A Closer Look
What is Glaucoma?
Glaucoma is a disease of the optic nerve — the part of the eye that carries the images we see to the brain. The optic nerve is made up of many nerve fibers, like an electric cable containing numerous wires. When damage to the optic nerve fibers occurs, blind spots develop. These blind spots usually go undetected until the optic nerve is significantly damaged. If the entire nerve is destroyed, blindness results.
Early detection and treatment by your ophthalmologist (Eye M.D.) are the keys to preventing optic nerve damage and blindness from glaucoma.
Glaucoma is a leading cause of blindness in the United States, especially for older people. But loss of sight from glaucoma can often be prevented with early treatment.
What Causes Glaucoma?
Clear liquid called aqueous humor circulates inside the front portion of the eye. To maintain a healthy level of pressure within the eye, a small amount of this fluid is produced constantly while an equal amount flows out of the eye through a microscopic drainage system. (This liquid is not part of the tears on the outer surface of the eye.)
Because the eye is a closed structure, if the drainage area for the aqueous humor — called the drainage angle — is blocked, the excess fluid cannot flow out of the eye. Fluid pressure within the eye increases, pushing against the optic nerve and causing damage.
What are the Different Types of Glaucoma?
Primary Open-Angle Glaucoma
This is the most common form of glaucoma in the United States.
The risk of developing primary open-angle glaucoma increases with age. The drainage angle of the eye becomes less efficient overtime, and pressure within the eye gradually increases, which can damage the optic nerve, in some patients, the optic nerve becomes sensitive even to normal eye pressure and is at risk for damage. Treatment is necessary to prevent further vision loss.
Typically, open-angle glaucoma has no symptoms in its early stages, and vision remains normal. As the optic nerve becomes more damaged, blank spots begin to appear in your field of vision. You typically won't notice these blank spots in your day-to-day activities until the optic nerve is significantly damaged and these spots become large. If all the optic nerve fibers die, blindness results.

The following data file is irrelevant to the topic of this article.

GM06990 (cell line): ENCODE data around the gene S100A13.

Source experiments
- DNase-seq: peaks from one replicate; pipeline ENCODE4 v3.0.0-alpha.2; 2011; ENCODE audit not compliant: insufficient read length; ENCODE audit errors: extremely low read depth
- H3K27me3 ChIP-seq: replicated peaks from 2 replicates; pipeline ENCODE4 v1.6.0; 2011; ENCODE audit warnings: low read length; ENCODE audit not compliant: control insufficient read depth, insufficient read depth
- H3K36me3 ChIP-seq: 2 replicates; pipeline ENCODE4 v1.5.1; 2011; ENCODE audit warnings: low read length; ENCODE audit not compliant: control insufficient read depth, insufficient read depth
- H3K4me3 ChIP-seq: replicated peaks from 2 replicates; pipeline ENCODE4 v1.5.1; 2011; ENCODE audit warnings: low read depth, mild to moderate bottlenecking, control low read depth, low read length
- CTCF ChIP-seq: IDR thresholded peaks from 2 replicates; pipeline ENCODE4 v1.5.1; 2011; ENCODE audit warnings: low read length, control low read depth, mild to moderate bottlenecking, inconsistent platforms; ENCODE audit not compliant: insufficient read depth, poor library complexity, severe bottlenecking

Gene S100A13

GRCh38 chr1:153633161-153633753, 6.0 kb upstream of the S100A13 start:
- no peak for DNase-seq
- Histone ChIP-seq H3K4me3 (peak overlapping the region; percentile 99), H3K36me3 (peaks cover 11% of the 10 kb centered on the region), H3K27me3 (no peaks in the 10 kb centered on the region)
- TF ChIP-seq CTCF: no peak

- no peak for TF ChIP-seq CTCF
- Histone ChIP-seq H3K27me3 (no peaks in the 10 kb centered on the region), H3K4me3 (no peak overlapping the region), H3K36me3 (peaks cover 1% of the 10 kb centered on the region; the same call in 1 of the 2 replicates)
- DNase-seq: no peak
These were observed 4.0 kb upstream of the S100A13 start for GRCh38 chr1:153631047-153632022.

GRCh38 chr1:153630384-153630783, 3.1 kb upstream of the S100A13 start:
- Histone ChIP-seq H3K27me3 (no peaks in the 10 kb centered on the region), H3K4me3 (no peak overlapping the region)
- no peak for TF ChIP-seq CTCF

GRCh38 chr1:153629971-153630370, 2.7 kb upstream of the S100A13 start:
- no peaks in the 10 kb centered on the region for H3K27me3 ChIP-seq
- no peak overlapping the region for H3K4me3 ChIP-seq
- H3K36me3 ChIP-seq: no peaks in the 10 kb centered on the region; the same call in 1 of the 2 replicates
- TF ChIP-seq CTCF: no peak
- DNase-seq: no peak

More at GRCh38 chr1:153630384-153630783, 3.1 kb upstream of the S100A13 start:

Some eyes are formed with the iris (the colored part of the eye) too close to the drainage angle, in these eyes, which are often small and farsighted, the iris can be pushed forward, blocking the drainage channel completely. Since the fluid cannot exit the eye, pressure inside the eye builds rapidly and causes an acute closed-angle attack.
Symptoms may include:
- Blurred vision
- Severe eye pain
- Rainbow-colored halos around lights
- Nausea and vomiting
This is a true eye emergency. If you have any of these symptoms, call your ophthalmologist immediately. Unless this type of glaucoma is treated quickly, blindness can result.
Two-thirds of those with closed-angle glaucoma develop it slowly without any symptoms prior to an attack.
Who is at Risk for Glaucoma?
Your ophthalmologist considers many kinds of information to determine your risk for developing the disease.
The most important risk factors include:
- Elevated eye pressure
- Family history of glaucoma
- African or Hispanic ancestry
- Farsightedness of nearsightedness
- Past eye injuries
- Thinner central corneal thickness
- Systemic health problems, including diabetes, migraine headaches and poor circulation
- Pre-existing thinning of the optic nerve
Your ophthalmologist will weigh all of these factors before deciding whether you need treatment for glaucoma, or whether you should be monitored closely as a potential glaucoma patient. This means your risk of developing glaucoma is higher than normal, and you need to have regular examinations to detect the early signs of damage to the optic nerve.
How is Glaucoma Detected?
Regular eye examinations by your ophthalmologist are the best way to detect glaucoma. A glaucoma screening that checks only the pressure of the eye is not sufficient to determine if you have glaucoma. The only sure way to detect glaucoma is to have a complete eye examination.
During your glaucoma evaluation, your ophthalmologist will: